Wojtek: Unfortunately, I did not. I really wanted to check all of the main course presentations as I believed they’d bring the most value out of the whole event. However, it turned out that the main presentations are recorded and published on YouTube, so I would’ve definitely made some time available for the unconference talks and other activities if I had known about that earlier. Next year perhaps!
Oliwia: Totally! I also didn’t know that even the Q&A sessions were recorded, and I was really tempted to attend the unconference talks, sacrificing the main ones for these. I particularly wanted to attend the Q&A sessions, and I needed to watch the talks so I could get the context of the Q&As. Think of how surprised I was when Write The Docs published the playlist with the talks on YouTube, and all the Q&A sessions were there! Next year, I will definitely attend some of the unconference talks as the topics they put in the schedule were super interesting for me.
I feel that the only disadvantage of the Q&A sessions was that they had a limited time for these, and they needed to sometimes cut the list of questions so the next presenter could get on the stage.
Wojtek: Right, that was a shame indeed. I also would like the organizers to include more diverse topics for the writing workshops. I feel like the ones offered this year were mainly focused on writing codes and API documentation. I was afraid that I wouldn’t bring anything relevant to workshops like that, so I skipped them.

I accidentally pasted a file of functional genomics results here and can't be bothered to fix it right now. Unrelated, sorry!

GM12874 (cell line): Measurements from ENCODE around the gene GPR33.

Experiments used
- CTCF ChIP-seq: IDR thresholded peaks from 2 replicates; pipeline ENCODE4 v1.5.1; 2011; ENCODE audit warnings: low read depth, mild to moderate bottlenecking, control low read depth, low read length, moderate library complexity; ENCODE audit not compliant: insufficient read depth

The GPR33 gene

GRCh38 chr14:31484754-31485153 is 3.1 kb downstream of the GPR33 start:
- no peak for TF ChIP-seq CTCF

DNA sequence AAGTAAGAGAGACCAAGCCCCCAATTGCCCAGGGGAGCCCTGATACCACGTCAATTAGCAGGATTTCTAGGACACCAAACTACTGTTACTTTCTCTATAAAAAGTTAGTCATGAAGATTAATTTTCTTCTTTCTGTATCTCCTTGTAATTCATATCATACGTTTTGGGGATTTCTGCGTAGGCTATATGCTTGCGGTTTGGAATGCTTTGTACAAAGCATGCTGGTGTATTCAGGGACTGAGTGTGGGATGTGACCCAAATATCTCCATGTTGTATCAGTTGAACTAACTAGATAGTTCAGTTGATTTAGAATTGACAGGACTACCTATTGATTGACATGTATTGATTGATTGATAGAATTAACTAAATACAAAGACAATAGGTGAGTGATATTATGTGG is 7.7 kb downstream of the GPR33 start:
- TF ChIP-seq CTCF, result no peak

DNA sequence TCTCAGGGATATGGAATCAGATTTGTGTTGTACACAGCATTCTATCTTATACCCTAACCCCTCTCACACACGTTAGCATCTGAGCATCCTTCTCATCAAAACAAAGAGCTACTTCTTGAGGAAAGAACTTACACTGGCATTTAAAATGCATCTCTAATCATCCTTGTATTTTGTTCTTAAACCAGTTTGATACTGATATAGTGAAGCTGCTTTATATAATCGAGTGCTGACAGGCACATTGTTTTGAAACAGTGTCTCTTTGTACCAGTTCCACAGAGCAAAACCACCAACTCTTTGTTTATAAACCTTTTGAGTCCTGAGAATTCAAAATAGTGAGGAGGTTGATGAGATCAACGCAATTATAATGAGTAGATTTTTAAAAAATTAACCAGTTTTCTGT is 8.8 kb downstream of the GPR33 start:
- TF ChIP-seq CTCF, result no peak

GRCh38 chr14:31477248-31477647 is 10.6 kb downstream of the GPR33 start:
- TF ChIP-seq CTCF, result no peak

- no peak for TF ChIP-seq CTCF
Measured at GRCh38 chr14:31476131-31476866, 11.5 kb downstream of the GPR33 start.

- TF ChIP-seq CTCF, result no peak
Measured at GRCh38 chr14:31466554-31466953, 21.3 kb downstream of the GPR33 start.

Oliwia: Yeah, I didn’t attend those workshops either, but I’m thinking about that for next year. As a “newbie conference attendee,” I was afraid I’d ruin the organization of the workshop not knowing what I’m supposed to do with my group! However now, I feel like the workshops, the unconference talks, and the hallway talks are the main privileges of attending the conference live. Since all the other talks, lightning talks, and the Q&A sessions are recorded on YouTube, I feel like if I attend the conference next year — which I hope I will! — I’ll definitely put more time into getting to know the community and connecting with all the people at the conference. They all seemed really lovely in the chat messages, and the conference’s atmosphere was amazingly welcoming, so I believe that all of the “in-person” talks would be wonderful too.
Wojtek: I cannot disagree! My plan for next year’s conference is to dive into the community and really get into the atmosphere of it all. For me personally, it was quite a shock to see such a welcoming and open-minded community. Something that I’ve never experienced on such a scale ever before.
Oliwia: Exactly! It seems that even though the event is called Write the Docs, they managed to pick talks that were interesting for all writers, and by that, connect many different people from all of the different specializations, not only the documentarians.